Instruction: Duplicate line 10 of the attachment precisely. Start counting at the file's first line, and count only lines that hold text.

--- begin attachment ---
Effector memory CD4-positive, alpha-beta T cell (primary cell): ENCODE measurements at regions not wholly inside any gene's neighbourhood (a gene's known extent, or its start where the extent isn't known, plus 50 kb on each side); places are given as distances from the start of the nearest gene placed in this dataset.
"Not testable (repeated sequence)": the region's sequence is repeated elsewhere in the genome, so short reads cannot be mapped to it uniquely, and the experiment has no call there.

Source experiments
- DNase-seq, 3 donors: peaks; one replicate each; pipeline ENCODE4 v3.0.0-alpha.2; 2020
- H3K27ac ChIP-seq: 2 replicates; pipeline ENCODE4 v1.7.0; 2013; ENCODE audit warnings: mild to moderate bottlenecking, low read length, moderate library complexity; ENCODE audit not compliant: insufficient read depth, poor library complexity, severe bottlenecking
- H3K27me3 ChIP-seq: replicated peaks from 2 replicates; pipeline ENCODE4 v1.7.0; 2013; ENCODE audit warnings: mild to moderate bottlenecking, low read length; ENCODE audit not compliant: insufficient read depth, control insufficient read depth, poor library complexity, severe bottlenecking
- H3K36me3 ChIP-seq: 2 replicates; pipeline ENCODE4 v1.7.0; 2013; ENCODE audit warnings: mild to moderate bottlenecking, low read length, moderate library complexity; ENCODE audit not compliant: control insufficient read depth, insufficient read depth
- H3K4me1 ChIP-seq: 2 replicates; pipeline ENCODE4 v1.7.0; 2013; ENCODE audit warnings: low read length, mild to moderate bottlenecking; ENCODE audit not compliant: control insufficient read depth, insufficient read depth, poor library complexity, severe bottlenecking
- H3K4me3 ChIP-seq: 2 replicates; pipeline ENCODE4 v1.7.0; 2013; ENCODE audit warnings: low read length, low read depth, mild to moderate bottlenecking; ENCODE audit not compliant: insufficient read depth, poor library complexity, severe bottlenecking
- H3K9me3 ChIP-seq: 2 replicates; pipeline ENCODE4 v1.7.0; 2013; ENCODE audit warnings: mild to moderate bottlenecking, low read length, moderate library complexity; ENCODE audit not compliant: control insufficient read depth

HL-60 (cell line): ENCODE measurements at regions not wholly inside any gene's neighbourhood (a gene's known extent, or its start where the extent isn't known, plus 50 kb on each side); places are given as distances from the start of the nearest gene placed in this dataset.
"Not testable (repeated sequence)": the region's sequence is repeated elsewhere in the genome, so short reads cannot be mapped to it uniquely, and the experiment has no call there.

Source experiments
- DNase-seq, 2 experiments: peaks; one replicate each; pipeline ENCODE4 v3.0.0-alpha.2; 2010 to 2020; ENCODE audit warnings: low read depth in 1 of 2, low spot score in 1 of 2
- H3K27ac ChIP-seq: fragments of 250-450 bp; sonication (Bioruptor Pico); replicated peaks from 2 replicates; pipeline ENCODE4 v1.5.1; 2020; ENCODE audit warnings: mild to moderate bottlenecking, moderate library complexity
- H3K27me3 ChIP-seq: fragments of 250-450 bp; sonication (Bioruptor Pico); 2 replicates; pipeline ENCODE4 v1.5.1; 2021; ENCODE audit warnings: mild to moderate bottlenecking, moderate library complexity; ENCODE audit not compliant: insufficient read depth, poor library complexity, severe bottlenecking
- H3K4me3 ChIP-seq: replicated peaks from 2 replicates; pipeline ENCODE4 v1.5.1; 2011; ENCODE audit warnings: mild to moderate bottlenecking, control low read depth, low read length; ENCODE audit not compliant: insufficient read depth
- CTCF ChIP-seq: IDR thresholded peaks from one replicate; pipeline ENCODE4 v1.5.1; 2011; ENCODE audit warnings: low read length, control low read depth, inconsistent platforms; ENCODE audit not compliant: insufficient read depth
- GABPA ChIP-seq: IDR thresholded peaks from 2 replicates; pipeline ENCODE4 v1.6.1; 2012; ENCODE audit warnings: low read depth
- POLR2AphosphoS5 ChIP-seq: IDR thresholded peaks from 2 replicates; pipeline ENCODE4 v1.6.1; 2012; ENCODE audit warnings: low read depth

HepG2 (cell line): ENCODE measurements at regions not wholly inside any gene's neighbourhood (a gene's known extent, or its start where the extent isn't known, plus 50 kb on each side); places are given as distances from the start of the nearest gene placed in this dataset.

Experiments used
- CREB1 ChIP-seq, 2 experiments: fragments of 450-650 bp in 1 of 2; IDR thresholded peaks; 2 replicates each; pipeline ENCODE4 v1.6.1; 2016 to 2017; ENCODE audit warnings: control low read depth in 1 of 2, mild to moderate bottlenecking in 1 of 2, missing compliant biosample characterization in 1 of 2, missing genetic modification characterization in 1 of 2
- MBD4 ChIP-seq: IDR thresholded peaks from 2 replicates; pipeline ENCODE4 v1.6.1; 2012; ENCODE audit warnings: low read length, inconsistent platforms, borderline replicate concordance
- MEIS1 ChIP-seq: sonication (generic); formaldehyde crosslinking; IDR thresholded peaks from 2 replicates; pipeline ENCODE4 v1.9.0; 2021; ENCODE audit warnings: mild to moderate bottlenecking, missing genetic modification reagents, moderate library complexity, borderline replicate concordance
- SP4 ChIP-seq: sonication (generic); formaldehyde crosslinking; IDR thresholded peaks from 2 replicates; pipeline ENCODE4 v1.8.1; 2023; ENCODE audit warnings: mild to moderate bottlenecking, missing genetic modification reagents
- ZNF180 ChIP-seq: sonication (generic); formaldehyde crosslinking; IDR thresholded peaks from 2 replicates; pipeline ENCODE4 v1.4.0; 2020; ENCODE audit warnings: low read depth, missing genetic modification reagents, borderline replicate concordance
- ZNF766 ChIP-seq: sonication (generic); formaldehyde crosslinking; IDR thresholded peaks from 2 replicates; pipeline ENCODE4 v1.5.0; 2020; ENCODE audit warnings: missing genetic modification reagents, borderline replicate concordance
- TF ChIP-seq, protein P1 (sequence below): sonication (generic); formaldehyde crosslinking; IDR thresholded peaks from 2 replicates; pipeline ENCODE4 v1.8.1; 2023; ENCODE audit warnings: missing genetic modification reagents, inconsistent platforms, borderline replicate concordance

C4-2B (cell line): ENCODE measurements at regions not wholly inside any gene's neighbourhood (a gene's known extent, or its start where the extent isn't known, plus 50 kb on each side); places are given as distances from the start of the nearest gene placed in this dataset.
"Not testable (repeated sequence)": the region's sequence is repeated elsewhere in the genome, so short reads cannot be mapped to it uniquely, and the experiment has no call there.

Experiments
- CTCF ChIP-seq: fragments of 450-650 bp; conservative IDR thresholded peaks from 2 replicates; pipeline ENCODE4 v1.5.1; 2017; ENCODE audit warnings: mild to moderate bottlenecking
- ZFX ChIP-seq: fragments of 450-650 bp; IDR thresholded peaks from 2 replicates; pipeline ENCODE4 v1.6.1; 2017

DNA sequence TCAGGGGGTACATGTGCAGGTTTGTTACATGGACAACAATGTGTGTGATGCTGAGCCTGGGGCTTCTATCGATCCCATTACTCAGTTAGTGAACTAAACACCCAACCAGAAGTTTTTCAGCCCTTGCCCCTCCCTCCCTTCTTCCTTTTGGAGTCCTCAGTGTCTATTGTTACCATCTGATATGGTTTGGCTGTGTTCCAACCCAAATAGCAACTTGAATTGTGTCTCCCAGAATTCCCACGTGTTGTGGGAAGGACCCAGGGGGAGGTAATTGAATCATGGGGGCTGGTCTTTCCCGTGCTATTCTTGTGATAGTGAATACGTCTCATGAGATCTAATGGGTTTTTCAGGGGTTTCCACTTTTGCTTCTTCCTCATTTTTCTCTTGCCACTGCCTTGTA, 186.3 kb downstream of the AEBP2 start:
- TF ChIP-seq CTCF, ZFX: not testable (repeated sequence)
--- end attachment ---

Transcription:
- H3K9me3 ChIP-seq: 2 replicates; pipeline ENCODE4 v1.7.0; 2013; ENCODE audit warnings: mild to moderate bottlenecking, low read length, moderate library complexity; ENCODE audit not compliant: control insufficient read depth